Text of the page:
I Got a Tattoo

My tattoo (I wish the crystals were still there too)

My tattoo (I wish the crystals were still there too)

The new thing: I got a henna tattoo and discovered my inner extrovert.

Here’s what happened: I recently went to a friend’s Indian-themed party, where a henna artist was inking designs on guests’ body parts. At first I though nah, but when I saw the sparkling crystal beads she was decorating the tattoos with, I became a giggly 13-year-old girl at a bat mitzvah—my turn next!
I went old school with a traditional flower pattern, which the artist, Neha, drew on my hand and bedazzled with blue crystals. I felt exotic. I was ready to ride an elephant!
The next day, my tattoo got darker, and everywhere I went, people noticed it. In an elevator, a young woman pointed at me and said, “I like that.” Same thing happened at the grocery store, on the train, even while I was passing through a security line. Strangers would stare, point and offer a compliment. It was as though I were balancing an adorable puppy on my hand.
I wasn’t used to the attention but I discovered I liked it. I soon found I was letting my hand linger a few seconds too long while handing over my credit card at the pharmacy or bookstore. “Oh this?” I’d say in mock surprise when the clerk (finally) noticed my bejeweled skin.
A week later, the cute “puppy” started fading, its lines getting ragged. The crystals had long fallen off. I’d subtly stick my hand out at a stranger and get… ignored. Ignored! My fancy tattoo looked like a brown rash. The final death knell: I absentmindedly slathered moisturizer all over my hand. The puppy had fled.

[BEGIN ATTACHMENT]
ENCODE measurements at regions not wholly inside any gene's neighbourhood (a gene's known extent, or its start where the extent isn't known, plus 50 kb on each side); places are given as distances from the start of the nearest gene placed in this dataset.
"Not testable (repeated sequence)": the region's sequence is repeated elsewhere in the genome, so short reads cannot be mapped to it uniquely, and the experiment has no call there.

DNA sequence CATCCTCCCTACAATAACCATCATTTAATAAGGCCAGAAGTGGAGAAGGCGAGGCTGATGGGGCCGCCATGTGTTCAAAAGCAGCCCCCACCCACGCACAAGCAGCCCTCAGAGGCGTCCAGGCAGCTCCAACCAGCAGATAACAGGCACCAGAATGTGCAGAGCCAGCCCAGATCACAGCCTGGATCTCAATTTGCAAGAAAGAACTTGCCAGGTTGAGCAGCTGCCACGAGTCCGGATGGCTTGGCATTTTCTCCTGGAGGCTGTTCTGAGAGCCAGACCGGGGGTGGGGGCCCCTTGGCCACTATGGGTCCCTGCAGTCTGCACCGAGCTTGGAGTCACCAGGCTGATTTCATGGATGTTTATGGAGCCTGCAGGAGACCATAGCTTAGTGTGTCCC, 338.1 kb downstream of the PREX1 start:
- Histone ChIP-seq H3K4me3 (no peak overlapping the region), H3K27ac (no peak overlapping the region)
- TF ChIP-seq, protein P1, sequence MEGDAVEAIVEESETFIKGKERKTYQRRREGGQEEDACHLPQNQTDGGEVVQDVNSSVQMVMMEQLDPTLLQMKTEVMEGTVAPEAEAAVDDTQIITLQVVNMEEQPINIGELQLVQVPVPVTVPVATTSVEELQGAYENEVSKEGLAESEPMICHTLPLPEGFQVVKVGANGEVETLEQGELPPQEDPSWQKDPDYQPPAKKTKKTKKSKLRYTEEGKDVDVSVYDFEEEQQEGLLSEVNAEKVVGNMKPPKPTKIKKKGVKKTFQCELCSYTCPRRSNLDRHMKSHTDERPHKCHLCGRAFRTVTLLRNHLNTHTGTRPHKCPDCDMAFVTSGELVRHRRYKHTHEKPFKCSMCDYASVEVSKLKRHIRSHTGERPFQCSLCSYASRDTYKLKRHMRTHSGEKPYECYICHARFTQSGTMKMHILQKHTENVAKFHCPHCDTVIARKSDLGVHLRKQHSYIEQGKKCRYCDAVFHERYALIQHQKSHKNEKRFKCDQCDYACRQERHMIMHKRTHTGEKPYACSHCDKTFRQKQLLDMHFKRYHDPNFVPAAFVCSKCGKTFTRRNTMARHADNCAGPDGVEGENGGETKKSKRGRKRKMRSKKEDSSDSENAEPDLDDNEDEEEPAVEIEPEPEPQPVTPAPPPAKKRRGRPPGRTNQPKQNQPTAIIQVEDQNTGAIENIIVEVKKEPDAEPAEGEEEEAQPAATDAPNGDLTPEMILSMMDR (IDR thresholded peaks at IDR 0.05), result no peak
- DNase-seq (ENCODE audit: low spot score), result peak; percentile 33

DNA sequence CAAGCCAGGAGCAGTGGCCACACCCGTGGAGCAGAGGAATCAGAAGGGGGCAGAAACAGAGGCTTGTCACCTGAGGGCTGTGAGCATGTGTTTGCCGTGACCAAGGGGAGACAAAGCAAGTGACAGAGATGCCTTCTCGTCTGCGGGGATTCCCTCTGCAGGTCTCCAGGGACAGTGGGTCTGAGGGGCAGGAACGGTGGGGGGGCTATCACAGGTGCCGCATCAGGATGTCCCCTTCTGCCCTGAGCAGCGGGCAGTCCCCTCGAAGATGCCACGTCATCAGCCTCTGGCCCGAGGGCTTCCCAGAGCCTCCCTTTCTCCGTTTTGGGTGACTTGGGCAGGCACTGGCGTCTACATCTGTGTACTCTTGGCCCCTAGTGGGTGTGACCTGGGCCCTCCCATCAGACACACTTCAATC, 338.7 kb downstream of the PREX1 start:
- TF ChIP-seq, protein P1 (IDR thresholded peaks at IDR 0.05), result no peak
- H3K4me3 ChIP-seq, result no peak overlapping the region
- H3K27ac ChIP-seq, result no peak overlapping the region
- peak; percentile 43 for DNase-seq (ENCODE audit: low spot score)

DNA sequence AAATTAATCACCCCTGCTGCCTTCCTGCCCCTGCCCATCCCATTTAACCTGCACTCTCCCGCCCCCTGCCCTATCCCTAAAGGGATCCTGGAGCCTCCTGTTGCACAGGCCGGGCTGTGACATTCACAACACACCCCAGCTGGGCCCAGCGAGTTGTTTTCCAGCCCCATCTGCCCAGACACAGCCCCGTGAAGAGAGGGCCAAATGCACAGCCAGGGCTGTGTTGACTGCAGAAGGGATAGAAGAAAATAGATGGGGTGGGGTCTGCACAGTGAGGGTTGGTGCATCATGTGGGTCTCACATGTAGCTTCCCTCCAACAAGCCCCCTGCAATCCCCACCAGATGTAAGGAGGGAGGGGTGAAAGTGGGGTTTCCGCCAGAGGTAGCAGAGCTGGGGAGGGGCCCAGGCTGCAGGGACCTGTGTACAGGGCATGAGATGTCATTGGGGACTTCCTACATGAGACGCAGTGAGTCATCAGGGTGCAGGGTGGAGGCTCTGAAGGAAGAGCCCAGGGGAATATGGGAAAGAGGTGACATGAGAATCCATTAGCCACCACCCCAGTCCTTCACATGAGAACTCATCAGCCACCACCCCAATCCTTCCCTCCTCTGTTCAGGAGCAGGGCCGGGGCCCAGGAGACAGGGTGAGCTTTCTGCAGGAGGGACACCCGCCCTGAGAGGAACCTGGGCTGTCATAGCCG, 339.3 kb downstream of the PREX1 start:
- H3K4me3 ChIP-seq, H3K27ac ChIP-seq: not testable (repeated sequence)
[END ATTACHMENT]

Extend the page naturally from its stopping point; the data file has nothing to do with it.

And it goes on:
I wonder if getting a permanent tattoo would hurt…

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Party Like You’re an Intern!

The new thing: I went to my first networking party.

Here’s what happened: To gather intelligence on which editors were leaving which magazines before the jobs were posted anywhere, I crashed an after-work party for young editors and interns. Believe it or not, it was my first networking party ever. I was psyched!

The gabfest was held in the tiny party room of a New York bar. The first important piece of information I uncovered was this: When 50 women with still-developing voices gather in a space with as much room as a Smart Car, the sound will bounce from wall to wall and eventually land on my head. Or at least that’s how it will feel.

That’s me with a tableful of Glamour magazine interns

I chatted the girls up, asking lots of questions about their workplace and offering career advice. If they were giving me insider info, I’ll never know because I couldn’t really hear them. Once, an intern pointed to her friend and said, “She’s from Haiti.” What I heard was, “She’s in the navy.”